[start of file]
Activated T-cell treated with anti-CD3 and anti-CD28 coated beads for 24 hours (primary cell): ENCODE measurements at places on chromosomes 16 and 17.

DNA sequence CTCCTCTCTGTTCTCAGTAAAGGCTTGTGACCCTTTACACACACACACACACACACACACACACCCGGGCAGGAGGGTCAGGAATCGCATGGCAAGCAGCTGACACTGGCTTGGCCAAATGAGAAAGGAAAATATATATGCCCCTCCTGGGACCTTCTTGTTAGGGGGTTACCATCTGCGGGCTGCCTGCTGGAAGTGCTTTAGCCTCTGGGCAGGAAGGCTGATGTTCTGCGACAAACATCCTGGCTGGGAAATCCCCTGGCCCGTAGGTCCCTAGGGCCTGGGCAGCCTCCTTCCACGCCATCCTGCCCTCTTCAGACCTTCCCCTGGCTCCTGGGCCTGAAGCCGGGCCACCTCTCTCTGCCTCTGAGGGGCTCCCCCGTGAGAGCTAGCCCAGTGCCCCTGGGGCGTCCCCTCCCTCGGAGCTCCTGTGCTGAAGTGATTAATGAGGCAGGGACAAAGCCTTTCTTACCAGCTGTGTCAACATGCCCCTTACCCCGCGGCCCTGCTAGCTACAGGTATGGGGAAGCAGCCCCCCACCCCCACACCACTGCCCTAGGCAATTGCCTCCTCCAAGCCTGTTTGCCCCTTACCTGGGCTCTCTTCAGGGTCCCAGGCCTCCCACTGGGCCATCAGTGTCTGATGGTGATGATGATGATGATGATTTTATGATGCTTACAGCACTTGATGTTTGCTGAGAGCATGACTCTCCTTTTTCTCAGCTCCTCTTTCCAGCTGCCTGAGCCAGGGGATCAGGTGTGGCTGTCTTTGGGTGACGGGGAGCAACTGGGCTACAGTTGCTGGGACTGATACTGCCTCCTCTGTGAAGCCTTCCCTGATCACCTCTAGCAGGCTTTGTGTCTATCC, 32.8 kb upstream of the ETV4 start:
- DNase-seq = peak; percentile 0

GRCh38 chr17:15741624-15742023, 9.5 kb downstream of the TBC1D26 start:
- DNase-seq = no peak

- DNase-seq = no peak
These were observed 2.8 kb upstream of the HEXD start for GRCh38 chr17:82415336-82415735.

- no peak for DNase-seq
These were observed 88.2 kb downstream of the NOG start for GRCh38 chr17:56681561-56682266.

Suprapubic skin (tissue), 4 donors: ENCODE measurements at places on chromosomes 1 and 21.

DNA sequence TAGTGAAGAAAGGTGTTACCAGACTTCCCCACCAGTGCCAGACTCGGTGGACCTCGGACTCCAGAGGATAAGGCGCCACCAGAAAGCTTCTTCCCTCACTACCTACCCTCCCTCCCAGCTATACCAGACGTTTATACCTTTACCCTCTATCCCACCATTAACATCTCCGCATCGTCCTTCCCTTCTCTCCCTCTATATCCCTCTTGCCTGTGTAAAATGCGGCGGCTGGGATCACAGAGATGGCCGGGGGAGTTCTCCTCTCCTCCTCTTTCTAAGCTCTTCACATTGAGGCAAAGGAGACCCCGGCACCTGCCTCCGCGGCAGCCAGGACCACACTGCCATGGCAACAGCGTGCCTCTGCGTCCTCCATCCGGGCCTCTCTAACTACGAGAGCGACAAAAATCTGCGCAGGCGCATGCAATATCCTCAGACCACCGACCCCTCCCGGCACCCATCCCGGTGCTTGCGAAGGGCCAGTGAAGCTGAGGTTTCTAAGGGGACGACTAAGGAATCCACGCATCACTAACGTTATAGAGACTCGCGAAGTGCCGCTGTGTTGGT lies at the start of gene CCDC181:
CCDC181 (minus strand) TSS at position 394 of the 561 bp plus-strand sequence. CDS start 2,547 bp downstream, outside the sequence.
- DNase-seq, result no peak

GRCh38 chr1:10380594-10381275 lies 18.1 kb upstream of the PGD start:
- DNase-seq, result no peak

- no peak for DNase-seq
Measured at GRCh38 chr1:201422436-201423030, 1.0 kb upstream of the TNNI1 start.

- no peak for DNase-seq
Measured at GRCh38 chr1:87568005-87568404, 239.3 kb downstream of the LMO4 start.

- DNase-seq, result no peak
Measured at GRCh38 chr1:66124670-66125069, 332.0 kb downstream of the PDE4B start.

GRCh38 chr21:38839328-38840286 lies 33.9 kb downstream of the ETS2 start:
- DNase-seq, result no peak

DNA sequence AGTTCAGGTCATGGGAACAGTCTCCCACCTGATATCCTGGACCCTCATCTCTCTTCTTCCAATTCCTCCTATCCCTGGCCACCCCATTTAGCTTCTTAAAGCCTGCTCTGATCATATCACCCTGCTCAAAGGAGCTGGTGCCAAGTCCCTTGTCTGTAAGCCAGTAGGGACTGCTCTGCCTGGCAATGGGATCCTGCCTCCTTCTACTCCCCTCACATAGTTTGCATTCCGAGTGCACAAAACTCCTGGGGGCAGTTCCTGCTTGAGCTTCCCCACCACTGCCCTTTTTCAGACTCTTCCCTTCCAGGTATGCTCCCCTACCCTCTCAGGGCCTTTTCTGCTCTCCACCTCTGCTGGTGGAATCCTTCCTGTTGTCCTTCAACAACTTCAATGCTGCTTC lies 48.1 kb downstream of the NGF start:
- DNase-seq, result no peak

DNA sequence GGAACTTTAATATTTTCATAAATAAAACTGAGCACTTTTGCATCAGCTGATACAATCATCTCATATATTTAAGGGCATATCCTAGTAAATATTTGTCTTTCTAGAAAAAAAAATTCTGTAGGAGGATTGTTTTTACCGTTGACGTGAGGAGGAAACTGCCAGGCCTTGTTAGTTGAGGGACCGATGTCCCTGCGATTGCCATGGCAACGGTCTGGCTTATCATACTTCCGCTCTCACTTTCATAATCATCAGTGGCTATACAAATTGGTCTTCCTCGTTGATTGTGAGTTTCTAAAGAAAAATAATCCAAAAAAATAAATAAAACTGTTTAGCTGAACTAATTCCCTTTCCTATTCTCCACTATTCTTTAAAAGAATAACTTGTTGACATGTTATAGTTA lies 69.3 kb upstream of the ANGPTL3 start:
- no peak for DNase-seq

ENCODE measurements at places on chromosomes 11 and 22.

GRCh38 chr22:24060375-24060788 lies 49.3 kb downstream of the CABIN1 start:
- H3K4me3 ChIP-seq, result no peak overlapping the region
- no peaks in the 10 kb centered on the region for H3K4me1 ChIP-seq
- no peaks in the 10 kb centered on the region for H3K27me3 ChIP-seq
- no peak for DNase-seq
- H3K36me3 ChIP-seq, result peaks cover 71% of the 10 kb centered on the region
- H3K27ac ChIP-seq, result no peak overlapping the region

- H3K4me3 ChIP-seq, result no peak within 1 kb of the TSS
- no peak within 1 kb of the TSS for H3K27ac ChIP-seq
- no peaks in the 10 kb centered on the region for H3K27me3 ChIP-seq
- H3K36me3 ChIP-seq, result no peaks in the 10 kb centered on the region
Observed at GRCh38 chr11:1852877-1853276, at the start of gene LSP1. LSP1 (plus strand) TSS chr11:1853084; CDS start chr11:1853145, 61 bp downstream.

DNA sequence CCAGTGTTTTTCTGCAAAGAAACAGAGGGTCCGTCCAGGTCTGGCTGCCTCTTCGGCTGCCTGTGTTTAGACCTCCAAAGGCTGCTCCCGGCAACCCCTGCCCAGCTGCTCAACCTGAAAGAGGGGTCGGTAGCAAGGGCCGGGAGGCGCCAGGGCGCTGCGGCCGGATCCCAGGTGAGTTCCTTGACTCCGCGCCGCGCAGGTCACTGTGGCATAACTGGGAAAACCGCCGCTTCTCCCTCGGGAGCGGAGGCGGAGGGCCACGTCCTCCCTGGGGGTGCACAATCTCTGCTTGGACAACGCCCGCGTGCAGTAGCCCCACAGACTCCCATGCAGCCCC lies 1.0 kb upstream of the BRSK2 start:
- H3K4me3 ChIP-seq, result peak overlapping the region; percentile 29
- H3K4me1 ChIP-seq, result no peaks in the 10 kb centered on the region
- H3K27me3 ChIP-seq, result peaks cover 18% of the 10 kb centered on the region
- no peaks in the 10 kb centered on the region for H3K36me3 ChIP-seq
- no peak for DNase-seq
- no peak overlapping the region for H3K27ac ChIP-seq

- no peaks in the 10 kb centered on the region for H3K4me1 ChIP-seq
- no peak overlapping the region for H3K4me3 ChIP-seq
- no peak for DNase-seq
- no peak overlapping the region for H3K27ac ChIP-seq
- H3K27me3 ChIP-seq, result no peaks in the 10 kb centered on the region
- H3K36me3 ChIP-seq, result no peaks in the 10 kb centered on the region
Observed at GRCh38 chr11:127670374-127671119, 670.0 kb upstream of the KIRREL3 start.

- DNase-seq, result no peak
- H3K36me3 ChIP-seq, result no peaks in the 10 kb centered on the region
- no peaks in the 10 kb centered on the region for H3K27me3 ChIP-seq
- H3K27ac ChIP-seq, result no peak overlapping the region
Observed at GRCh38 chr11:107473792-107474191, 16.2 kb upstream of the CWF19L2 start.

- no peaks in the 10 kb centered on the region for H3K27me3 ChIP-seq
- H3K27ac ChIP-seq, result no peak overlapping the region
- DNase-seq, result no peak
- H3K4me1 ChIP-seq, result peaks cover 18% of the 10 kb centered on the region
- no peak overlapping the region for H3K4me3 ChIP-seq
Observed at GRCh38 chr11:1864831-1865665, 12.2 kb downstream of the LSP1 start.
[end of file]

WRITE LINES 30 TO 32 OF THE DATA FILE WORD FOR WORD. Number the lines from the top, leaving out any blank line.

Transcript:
- H3K4me3 ChIP-seq, result no peak overlapping the region
- no peaks in the 10 kb centered on the region for H3K4me1 ChIP-seq
- no peaks in the 10 kb centered on the region for H3K27me3 ChIP-seq